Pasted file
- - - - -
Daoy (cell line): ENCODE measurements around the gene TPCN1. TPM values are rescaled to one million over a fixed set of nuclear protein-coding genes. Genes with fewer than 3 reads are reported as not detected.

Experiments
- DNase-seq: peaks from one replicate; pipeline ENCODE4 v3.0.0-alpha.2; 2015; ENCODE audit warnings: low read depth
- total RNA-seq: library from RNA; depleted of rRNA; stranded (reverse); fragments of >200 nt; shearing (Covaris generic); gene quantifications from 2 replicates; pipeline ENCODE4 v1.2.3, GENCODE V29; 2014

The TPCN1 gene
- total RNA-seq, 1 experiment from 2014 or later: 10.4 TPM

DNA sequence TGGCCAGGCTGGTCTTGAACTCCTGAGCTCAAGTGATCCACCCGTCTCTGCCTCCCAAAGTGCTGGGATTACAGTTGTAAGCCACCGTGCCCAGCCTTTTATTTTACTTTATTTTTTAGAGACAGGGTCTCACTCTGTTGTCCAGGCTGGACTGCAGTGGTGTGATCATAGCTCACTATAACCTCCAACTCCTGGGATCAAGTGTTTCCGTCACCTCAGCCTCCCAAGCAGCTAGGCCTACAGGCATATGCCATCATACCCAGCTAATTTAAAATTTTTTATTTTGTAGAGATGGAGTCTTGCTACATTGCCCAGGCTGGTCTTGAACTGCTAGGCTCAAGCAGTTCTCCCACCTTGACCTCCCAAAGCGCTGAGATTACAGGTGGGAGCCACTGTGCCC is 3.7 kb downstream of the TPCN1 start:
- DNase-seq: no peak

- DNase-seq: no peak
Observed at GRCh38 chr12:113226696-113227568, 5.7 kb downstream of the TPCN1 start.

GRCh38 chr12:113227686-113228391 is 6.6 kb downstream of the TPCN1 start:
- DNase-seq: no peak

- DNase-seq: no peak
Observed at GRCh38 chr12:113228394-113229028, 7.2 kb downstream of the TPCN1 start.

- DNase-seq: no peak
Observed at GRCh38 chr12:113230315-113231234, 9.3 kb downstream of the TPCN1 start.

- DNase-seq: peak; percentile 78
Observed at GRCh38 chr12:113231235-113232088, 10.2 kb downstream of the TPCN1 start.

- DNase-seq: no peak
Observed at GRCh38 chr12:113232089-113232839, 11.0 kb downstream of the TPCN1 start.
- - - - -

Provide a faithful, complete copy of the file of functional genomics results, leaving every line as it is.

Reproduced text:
Daoy (cell line): ENCODE measurements around the gene TPCN1. TPM values are rescaled to one million over a fixed set of nuclear protein-coding genes. Genes with fewer than 3 reads are reported as not detected.

Experiments
- DNase-seq: peaks from one replicate; pipeline ENCODE4 v3.0.0-alpha.2; 2015; ENCODE audit warnings: low read depth
- total RNA-seq: library from RNA; depleted of rRNA; stranded (reverse); fragments of >200 nt; shearing (Covaris generic); gene quantifications from 2 replicates; pipeline ENCODE4 v1.2.3, GENCODE V29; 2014

The TPCN1 gene
- total RNA-seq, 1 experiment from 2014 or later: 10.4 TPM

DNA sequence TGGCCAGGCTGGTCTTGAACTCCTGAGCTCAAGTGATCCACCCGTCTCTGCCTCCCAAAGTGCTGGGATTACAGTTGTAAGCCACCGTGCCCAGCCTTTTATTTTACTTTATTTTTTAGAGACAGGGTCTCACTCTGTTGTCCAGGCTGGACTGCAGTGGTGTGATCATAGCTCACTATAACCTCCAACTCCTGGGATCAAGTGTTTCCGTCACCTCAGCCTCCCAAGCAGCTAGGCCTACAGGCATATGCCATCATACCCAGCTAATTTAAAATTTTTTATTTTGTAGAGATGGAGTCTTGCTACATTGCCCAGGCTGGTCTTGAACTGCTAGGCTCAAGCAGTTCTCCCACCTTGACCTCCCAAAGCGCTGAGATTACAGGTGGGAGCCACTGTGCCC is 3.7 kb downstream of the TPCN1 start:
- DNase-seq: no peak

- DNase-seq: no peak
Observed at GRCh38 chr12:113226696-113227568, 5.7 kb downstream of the TPCN1 start.

GRCh38 chr12:113227686-113228391 is 6.6 kb downstream of the TPCN1 start:
- DNase-seq: no peak

- DNase-seq: no peak
Observed at GRCh38 chr12:113228394-113229028, 7.2 kb downstream of the TPCN1 start.

- DNase-seq: no peak
Observed at GRCh38 chr12:113230315-113231234, 9.3 kb downstream of the TPCN1 start.

- DNase-seq: peak; percentile 78
Observed at GRCh38 chr12:113231235-113232088, 10.2 kb downstream of the TPCN1 start.

- DNase-seq: no peak
Observed at GRCh38 chr12:113232089-113232839, 11.0 kb downstream of the TPCN1 start.